Pierre Lemieux wrote:

>Yet, there are crazy ideas (defined as ideas that were once thought as 
>completely unrealistic) that become accepted -- e.g., the earth is round, 
>freedom of religion is not disruptive or, say, "the White Pine Tree Act was 
>not strong enough".* Why these and not others? Do we have to resort to 
>information-cacade explanations?
>

Unfortunately, I can provide relatively little on why _groups_ accept 
certain ideas (e.g., I couldn't tell you why 'American colonists' thought 
freedom of religion was important, but I could tell you why 'Thomas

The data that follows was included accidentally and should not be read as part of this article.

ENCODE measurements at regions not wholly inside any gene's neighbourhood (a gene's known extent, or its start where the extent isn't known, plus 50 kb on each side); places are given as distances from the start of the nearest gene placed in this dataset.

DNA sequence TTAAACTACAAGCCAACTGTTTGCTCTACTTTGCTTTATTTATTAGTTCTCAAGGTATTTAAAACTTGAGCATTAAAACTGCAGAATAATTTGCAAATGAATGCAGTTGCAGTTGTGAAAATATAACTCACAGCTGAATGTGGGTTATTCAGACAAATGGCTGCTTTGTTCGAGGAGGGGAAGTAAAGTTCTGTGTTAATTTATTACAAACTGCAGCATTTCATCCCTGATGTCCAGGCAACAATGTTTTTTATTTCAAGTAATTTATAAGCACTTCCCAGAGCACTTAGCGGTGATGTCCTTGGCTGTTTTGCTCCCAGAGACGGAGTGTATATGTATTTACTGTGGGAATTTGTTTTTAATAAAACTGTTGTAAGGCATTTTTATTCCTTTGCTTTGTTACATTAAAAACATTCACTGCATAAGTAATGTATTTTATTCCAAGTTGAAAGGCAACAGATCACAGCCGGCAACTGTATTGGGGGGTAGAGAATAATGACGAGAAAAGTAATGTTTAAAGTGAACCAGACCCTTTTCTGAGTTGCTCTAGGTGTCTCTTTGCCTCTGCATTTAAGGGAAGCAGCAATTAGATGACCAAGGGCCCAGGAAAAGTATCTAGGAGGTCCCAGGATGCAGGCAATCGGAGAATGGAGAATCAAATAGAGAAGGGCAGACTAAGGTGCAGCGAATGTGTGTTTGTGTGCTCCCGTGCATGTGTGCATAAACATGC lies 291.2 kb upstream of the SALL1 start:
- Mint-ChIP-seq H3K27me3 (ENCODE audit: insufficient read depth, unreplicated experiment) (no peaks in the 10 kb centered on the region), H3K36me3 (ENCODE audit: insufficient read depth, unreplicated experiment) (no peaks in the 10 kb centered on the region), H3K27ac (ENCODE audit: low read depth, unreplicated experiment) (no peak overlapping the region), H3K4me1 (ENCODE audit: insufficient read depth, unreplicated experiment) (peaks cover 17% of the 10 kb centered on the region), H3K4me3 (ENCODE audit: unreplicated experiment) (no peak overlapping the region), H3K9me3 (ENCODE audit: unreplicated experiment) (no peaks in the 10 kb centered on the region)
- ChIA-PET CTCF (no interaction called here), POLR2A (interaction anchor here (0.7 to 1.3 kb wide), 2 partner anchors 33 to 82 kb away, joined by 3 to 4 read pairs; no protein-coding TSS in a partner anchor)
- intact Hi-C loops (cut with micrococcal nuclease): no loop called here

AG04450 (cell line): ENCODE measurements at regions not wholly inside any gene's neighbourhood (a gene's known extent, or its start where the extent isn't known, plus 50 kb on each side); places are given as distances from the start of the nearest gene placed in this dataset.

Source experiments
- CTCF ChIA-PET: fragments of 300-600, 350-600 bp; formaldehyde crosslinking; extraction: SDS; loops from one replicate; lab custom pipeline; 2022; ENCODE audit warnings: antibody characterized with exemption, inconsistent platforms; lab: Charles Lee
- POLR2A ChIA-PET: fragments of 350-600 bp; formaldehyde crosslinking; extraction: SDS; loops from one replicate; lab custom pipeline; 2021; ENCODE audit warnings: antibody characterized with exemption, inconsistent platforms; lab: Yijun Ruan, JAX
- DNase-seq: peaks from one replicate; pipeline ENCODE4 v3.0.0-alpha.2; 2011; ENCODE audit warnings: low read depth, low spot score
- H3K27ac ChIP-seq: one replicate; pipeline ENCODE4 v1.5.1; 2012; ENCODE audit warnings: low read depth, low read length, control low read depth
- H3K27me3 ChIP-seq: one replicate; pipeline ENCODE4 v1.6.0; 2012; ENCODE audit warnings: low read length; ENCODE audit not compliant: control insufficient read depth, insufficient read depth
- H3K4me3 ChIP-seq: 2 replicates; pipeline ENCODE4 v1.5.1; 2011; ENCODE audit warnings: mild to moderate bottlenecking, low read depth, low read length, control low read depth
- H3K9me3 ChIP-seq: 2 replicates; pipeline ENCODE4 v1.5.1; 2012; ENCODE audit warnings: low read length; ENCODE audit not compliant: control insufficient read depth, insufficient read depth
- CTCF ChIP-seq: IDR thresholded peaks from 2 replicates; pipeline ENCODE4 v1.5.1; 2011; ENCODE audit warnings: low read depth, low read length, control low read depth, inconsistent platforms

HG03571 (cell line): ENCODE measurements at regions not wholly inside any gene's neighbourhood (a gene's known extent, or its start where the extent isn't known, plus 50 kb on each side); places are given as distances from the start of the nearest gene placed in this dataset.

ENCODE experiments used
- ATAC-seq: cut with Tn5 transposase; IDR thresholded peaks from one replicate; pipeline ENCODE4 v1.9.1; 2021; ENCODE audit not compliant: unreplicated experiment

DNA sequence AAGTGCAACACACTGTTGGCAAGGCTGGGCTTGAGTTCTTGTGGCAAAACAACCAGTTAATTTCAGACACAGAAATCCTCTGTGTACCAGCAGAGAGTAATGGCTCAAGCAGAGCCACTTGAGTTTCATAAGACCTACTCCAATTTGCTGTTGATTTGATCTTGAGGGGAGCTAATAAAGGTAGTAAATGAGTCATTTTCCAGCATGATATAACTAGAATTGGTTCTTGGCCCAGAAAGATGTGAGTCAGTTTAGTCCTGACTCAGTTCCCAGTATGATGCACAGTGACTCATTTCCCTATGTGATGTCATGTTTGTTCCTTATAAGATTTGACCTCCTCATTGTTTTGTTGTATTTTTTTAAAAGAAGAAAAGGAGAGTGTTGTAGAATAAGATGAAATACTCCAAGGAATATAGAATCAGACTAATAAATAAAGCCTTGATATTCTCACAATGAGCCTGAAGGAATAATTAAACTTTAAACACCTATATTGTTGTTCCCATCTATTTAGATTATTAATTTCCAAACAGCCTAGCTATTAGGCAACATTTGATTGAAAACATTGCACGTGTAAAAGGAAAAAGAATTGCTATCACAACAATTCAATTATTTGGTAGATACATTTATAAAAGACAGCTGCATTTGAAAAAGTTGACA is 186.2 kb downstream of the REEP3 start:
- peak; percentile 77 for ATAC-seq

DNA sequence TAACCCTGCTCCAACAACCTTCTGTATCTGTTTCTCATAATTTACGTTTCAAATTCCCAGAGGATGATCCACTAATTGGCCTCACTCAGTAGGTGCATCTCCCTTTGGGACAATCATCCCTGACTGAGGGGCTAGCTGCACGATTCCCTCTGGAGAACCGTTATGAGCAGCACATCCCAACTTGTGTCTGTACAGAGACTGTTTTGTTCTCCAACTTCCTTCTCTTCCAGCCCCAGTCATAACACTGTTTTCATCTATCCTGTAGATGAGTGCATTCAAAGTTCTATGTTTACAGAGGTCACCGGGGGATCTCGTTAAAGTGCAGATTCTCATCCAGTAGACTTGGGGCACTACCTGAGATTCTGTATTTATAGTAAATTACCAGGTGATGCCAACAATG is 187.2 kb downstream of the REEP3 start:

Jefferson' thought it was).

The term 'information cascade' is a new one on me.  If by that you mean,
"Intellectuals pick up on an idea, espouse it and clarify it, and the idea 
'trickles down' to non-intellectuals," then I see no other alternative to 
that explanation.

-JP
"And while all the good little boys and girls slept, the Invisible Hand went 
from house to house, distributing the surplus wealth created by voluntary 
transactions in a non-hegemonic division-of-labor market ..."
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